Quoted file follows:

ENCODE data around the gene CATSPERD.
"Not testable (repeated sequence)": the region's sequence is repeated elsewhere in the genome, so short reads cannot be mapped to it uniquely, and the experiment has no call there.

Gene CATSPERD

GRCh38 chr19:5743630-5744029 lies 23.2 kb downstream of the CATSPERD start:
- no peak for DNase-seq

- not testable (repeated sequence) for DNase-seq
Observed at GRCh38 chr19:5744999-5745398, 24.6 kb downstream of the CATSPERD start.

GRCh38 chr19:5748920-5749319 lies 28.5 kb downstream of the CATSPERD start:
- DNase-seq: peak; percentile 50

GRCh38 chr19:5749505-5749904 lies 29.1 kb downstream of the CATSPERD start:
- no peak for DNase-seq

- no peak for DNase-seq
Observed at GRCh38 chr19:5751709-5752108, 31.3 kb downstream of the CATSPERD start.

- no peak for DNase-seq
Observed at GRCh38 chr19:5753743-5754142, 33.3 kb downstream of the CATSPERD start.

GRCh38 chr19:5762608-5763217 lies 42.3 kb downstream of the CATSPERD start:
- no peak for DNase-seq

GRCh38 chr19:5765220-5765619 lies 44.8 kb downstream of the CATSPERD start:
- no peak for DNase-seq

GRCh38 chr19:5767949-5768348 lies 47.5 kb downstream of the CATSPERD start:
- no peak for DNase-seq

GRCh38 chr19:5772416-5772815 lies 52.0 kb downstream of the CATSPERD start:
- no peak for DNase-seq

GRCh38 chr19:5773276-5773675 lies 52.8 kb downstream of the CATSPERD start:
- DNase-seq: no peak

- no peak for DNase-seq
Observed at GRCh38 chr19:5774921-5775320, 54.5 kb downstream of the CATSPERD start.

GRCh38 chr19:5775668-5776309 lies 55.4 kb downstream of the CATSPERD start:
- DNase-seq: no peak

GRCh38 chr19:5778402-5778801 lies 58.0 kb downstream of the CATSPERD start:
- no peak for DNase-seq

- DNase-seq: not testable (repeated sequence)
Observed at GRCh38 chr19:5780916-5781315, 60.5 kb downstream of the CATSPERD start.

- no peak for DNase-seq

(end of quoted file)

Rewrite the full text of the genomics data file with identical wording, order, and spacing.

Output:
ENCODE data around the gene CATSPERD.
"Not testable (repeated sequence)": the region's sequence is repeated elsewhere in the genome, so short reads cannot be mapped to it uniquely, and the experiment has no call there.

Gene CATSPERD

GRCh38 chr19:5743630-5744029 lies 23.2 kb downstream of the CATSPERD start:
- no peak for DNase-seq

- not testable (repeated sequence) for DNase-seq
Observed at GRCh38 chr19:5744999-5745398, 24.6 kb downstream of the CATSPERD start.

GRCh38 chr19:5748920-5749319 lies 28.5 kb downstream of the CATSPERD start:
- DNase-seq: peak; percentile 50

GRCh38 chr19:5749505-5749904 lies 29.1 kb downstream of the CATSPERD start:
- no peak for DNase-seq

- no peak for DNase-seq
Observed at GRCh38 chr19:5751709-5752108, 31.3 kb downstream of the CATSPERD start.

- no peak for DNase-seq
Observed at GRCh38 chr19:5753743-5754142, 33.3 kb downstream of the CATSPERD start.

GRCh38 chr19:5762608-5763217 lies 42.3 kb downstream of the CATSPERD start:
- no peak for DNase-seq

GRCh38 chr19:5765220-5765619 lies 44.8 kb downstream of the CATSPERD start:
- no peak for DNase-seq

GRCh38 chr19:5767949-5768348 lies 47.5 kb downstream of the CATSPERD start:
- no peak for DNase-seq

GRCh38 chr19:5772416-5772815 lies 52.0 kb downstream of the CATSPERD start:
- no peak for DNase-seq

GRCh38 chr19:5773276-5773675 lies 52.8 kb downstream of the CATSPERD start:
- DNase-seq: no peak

- no peak for DNase-seq
Observed at GRCh38 chr19:5774921-5775320, 54.5 kb downstream of the CATSPERD start.

GRCh38 chr19:5775668-5776309 lies 55.4 kb downstream of the CATSPERD start:
- DNase-seq: no peak

GRCh38 chr19:5778402-5778801 lies 58.0 kb downstream of the CATSPERD start:
- no peak for DNase-seq

- DNase-seq: not testable (repeated sequence)
Observed at GRCh38 chr19:5780916-5781315, 60.5 kb downstream of the CATSPERD start.

- no peak for DNase-seq